Hahn took over the libero position in 2011 once Mass graduated. And her play proved as successful as Mass’.

In Hahn’s first season as a starter, she led the Big 12 with 5.44 digs per set in 2011, earning her Big 12 Libero of the Year. 

“[Iowa State] told me I could be a Big 12 Libero of the Year winner,” Hahn said in 2013.

Hahn did just that, plus more. Just like Mass, Hahn would follow up winning the Big 12 Libero of the Year her sophomore year and become the second player in Big 12 history to win the award three times.

Hahn won 17 straight Big 12 defensive player of the week awards, a conference record, her junior season. Hahn was also the first libero in Big 12 history to be named a unanimous All-Big 12 honoree twice.

“She was great defensively, got a lot of digs and she knew exactly where to be defensively,” Sullivan said.

Iowa State would replace Hahn with another talented libero, Caitlin Nolan.

Nolan had the opportunity to shadow Hahn for two years, which allowed her to soak in some of Hahn’s tendencies.

“I learned a lot from her,” Nolan said. “She taught me how to be a good, competitive leader for this team.”

Nolan excelled in her first year as the main ISU libero as a first-team All-Big 12 honoree and extended Iowa State’s streak of winning Big 12 Libero of the Year to seven straight years. Nolan even set an ISU match record with 43 digs against Kansas last year.

Now, in her senior season, Nolan is averaging 5.6 digs per set, ranking her No. 1 in the Big 12 and No. 6 in the NCAA.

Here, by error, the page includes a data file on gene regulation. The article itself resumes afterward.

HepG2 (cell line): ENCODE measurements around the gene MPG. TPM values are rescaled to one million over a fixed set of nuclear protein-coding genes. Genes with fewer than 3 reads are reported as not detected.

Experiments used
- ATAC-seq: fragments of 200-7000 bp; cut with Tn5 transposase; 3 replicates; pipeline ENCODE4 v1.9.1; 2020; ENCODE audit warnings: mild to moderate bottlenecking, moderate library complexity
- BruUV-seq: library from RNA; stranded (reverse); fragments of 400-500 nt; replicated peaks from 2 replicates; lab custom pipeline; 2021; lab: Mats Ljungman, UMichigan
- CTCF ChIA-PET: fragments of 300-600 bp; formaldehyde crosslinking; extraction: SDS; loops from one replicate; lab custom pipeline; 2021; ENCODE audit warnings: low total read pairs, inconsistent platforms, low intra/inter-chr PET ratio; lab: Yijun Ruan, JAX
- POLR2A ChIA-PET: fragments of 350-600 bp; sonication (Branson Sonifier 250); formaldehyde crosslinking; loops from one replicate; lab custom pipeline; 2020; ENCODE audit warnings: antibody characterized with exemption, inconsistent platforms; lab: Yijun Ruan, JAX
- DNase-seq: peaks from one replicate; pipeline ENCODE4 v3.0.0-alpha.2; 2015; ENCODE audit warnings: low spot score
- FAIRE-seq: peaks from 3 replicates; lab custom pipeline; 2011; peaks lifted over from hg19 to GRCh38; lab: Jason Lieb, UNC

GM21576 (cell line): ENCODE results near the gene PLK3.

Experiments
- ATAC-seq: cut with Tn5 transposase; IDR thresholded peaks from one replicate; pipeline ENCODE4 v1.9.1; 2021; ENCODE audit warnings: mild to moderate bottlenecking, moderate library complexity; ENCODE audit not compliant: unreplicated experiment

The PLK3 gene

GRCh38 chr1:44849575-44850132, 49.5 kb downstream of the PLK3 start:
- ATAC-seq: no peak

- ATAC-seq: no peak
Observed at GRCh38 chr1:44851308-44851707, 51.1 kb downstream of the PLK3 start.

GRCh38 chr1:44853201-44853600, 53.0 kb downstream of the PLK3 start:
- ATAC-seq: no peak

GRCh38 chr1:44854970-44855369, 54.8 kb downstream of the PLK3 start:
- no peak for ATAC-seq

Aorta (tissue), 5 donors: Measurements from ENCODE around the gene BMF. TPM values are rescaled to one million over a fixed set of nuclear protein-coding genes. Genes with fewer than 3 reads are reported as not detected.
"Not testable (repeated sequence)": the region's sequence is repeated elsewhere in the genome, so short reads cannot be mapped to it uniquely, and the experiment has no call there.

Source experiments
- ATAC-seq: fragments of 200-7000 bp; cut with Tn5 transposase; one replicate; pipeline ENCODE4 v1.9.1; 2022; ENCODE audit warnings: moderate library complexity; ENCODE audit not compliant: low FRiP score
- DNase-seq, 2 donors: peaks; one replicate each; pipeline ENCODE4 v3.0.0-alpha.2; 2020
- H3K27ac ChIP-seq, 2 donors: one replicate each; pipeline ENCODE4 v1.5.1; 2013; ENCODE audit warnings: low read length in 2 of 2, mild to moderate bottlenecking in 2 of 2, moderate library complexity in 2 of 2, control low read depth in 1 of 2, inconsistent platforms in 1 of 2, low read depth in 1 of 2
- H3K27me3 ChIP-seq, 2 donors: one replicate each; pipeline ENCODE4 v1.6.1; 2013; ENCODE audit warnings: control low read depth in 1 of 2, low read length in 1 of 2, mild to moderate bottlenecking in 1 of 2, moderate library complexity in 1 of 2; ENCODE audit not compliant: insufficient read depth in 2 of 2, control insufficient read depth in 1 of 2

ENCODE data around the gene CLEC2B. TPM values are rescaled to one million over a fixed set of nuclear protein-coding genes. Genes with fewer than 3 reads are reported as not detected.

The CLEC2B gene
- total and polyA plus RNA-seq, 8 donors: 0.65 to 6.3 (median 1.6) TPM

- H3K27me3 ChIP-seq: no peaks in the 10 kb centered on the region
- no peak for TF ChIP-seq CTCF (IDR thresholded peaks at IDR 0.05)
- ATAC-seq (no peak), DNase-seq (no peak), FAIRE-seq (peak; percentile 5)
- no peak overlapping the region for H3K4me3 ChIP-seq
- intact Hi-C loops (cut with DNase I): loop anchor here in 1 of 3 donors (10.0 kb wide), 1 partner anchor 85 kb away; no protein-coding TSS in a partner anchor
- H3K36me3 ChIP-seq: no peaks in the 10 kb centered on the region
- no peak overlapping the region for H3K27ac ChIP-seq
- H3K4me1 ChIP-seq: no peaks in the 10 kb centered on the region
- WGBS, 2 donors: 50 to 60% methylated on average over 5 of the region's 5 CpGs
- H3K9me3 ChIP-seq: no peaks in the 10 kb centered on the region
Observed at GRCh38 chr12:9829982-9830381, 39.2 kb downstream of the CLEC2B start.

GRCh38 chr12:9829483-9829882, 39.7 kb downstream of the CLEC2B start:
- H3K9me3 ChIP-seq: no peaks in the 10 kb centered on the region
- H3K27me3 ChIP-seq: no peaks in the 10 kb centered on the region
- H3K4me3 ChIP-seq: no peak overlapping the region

All three ISU liberos — Mass, Hahn and Nolan — are the only three liberos in Big 12 history to be unanimous Preseason All-Big 12 Team selections.

What made these three talented liberos the best in the Big 12?

“[Mass, Hahn and Nolan] were all different in the ways they played the libero position,” Johnson-Lynch said. “But they all strived toward greatness, which ultimately allowed them to achieve that honor.”

Coming out of high school, not all potential recruits will have what it takes to be the top libero in the Big 12, but Iowa State looks for a specific trait in each recruit that it can build on to mold them into the top players in the conference. 

“Passing is a key thing that we look for, we also look for court presences and having the willingness to learn,” Sullivan said.

Nolan’s time at Iowa State will soon pass by, and Iowa State will need to search for a new libero to take over.

But it won’t have to look far.

Sophomore Branen Berta, freshmen Hali Hillegas and Abby Phillips will compete for the starting libero position in 2016. It seems it will be a tough competition as all three have earned high remarks from past and current liberos. 

“[Berta] has such a high drive and passion for the game, while [Hillegas] just tries to soak everything in,” Nolan said.

Phillips received good remarks from Hahn.

“I could see [Phillips] becoming a Big 12 Libero of the Year winner if she keeps on pushing herself,” Hahn said.

Stressing defense is something that Iowa State coaches say is key, making liberos crucial to the team’s strategy. 

“Here at Iowa State, we have coaches who really stress on defensive techniques and are also very knowledgeable on defense,” Nolan said.